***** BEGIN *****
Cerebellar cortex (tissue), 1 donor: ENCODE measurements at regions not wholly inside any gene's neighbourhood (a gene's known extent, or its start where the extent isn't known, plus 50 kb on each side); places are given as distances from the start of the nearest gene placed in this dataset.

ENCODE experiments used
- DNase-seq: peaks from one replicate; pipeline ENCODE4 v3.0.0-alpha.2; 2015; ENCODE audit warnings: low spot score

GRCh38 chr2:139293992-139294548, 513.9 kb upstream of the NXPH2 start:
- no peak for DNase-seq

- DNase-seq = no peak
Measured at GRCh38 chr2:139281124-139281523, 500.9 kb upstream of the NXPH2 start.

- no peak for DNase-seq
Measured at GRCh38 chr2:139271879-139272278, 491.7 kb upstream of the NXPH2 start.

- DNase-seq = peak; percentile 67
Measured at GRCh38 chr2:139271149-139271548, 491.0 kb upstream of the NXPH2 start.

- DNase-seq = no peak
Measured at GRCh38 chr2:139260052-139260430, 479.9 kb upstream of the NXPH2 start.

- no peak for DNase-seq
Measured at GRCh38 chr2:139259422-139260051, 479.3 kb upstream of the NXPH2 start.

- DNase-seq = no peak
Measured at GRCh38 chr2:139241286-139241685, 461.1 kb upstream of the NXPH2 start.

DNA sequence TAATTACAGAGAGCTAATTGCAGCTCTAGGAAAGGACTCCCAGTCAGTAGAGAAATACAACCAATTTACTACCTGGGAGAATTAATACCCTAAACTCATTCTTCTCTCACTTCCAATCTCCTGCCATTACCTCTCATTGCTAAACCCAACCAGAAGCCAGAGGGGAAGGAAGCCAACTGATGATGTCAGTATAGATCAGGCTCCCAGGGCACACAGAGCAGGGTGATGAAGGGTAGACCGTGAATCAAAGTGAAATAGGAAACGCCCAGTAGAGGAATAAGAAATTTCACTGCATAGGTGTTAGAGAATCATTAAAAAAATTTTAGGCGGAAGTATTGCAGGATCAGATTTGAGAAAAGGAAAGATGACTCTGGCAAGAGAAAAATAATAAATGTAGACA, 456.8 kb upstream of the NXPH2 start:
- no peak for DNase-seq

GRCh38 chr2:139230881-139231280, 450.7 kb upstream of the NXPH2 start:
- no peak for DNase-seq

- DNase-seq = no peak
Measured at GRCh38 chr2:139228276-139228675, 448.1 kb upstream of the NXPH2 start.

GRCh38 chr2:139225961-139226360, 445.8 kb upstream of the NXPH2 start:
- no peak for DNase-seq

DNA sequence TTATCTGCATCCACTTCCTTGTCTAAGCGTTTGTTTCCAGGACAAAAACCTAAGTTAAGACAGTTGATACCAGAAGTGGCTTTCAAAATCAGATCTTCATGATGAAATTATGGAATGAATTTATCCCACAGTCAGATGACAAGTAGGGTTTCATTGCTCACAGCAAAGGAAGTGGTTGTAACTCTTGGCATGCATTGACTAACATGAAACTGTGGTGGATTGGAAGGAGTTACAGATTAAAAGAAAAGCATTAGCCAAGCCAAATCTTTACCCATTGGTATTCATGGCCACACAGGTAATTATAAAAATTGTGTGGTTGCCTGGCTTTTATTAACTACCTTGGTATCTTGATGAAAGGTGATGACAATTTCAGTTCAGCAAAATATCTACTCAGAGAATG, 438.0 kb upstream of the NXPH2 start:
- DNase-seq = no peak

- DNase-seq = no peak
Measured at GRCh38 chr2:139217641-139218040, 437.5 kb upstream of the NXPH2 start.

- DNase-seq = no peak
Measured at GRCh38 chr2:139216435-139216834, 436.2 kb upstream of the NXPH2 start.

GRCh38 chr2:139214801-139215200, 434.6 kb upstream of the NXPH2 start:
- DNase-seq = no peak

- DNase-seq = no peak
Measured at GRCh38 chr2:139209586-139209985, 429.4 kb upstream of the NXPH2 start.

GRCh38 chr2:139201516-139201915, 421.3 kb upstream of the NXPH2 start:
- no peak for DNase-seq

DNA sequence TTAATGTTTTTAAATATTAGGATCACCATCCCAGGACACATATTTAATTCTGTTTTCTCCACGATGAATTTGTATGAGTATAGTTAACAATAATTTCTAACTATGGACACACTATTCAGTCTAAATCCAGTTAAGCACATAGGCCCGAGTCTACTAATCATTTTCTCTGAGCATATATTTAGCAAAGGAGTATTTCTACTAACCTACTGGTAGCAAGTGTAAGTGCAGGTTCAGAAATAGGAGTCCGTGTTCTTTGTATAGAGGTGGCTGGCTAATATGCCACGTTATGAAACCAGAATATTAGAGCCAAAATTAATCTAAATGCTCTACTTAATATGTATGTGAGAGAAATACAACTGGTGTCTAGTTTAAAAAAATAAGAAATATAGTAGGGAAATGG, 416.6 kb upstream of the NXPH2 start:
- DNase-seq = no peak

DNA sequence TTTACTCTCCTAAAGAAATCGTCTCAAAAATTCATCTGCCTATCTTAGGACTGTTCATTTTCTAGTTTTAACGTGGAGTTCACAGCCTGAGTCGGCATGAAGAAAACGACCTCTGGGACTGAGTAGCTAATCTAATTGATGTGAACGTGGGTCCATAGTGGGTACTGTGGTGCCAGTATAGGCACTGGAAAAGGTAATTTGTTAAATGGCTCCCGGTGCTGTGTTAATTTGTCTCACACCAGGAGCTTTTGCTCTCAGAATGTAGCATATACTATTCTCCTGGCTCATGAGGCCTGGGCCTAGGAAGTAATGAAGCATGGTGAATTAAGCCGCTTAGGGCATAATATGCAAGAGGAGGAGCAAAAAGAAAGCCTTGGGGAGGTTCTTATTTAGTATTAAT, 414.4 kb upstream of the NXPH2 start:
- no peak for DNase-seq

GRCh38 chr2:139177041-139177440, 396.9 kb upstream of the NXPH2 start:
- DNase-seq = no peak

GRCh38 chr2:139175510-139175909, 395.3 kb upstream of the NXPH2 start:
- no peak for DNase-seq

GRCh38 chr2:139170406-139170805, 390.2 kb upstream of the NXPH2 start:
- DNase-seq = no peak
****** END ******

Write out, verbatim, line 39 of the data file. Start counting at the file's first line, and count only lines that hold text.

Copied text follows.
- DNase-seq = no peak